In an effort to reduce congestion on the regular lanes, a solo driver will be able to drive on the carpool lane – for a price, Metro recently launched the Metro Express Lanes.
If you carpool, there will still be a cost for you, too. The tolls, or cost, will vary depending on traffic and time of day. The cost will vary on the length of your trip and number of passengers.
They call this “Congestion Pricing.” The heavier the traffic, the higher the cost. First of all, you have to “subscribe” and pay up front for the privilege of riding in the carpool lane. You pay $40 for a “Fastrak” device that helps monitor the cars.
You get a discount if you are low income. There won’t be any tollbooths, but you have to go online or visit a Metro facility or mail in your subscription.
The Fastrak device on your car that identifies you so that they can charge your credit card and bill you. Sounds like a crazy idea, right? It is the kind of idea that makes one wish they had regular drug and alcohol testing for Metro planners, not just the bus drivers. With the price of gasoline at an all time high, now they will add another cost to commuting to work. This story gets worst, however.
In January, the carpool lane along Interstate 10 (the San Bernardino Freeway for us old timers) will change over to the same system early next year.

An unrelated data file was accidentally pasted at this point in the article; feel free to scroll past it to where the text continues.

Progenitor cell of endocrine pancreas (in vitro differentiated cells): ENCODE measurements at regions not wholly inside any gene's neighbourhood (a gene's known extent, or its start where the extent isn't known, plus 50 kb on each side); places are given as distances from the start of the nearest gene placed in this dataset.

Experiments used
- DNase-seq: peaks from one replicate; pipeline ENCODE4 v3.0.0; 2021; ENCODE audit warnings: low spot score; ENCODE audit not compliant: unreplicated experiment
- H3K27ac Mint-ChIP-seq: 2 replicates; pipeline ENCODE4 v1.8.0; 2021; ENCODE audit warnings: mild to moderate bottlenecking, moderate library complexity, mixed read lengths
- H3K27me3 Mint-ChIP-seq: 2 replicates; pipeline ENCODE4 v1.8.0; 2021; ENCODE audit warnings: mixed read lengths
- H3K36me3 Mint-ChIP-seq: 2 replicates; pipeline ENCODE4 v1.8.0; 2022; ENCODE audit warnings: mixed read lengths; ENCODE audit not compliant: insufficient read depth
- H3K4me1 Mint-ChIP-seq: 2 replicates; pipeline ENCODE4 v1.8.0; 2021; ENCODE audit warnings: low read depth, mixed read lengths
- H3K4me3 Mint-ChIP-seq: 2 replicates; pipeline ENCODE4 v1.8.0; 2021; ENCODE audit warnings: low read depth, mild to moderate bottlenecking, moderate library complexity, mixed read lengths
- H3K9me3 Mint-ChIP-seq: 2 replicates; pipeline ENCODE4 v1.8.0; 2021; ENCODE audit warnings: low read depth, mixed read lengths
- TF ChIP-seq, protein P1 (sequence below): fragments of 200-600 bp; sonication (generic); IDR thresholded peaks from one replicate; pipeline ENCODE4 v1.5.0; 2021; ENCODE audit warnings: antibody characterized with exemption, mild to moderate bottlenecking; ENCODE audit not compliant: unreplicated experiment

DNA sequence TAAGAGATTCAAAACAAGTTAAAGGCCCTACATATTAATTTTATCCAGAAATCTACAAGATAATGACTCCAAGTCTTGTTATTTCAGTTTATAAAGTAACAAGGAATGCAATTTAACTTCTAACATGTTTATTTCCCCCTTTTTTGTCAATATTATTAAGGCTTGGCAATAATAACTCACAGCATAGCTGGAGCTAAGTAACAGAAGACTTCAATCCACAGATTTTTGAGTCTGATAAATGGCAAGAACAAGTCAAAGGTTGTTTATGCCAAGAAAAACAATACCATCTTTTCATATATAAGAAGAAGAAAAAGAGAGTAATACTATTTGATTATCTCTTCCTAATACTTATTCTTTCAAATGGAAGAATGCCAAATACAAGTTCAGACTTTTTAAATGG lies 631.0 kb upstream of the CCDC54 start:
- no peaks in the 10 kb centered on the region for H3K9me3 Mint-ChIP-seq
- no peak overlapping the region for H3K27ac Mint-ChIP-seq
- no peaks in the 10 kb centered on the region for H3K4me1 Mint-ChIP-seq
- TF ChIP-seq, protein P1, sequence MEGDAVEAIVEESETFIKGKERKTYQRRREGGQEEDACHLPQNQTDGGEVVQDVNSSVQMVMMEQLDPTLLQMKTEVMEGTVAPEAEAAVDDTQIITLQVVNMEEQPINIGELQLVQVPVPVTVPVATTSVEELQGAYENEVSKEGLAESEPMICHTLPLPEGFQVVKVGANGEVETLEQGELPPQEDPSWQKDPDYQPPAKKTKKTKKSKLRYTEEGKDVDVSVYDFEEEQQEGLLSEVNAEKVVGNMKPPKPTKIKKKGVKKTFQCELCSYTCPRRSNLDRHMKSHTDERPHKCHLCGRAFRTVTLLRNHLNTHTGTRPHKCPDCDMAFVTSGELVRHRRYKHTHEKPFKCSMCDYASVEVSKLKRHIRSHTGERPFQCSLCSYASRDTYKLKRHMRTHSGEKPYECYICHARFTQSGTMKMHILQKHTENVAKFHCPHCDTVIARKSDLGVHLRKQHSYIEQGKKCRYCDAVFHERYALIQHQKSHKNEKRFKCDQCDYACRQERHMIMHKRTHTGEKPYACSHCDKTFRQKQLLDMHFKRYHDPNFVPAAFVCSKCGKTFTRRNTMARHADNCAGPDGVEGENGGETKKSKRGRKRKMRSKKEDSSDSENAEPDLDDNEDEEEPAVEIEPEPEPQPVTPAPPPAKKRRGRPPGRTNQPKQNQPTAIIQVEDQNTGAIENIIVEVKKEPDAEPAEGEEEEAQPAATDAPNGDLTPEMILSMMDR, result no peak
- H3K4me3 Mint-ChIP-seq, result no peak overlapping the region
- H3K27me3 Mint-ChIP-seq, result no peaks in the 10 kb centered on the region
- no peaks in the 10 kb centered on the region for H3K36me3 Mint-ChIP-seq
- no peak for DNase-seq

This will be in place between Interstate 605 and downtown L.A. Drivers will be able to enter and exit along several local streets including Atlantic Boulevard, Garfield, New and Del Mar avenues. Why would you want to get off? Pricing. There will be a sign that tell you the cost per mile which will be as much as $1.40 per mile, during peak commuting times.
The distance between the I-605 and Alameda Street is 14 miles. Some local cynics are predicting our own “Carmageddon” in the west San Gabriel Valley. That’s because some commuters may get off the freeway and take local surface streets to save a few hundred dollars a month.
Streets, such as Mission Road, Valley Boulevard, Las Tunas Drive/Main Street and Garvey Avenue, will be jammed packed with toll road refugees. When those streets get crowded, the traffic will spill over to local north-south streets such as Garfield, Sixth Street/Inez Avenue, and Fremont Street and Del Mar and New and Walnut Grove avenues.
Those streets are already busy on peak travel hours. I certainly hope I am wrong about “Carmageddon” here in the Valley. Fortunately, it is only a one-year demonstration project. To learn more about this plan go to www.metro.net.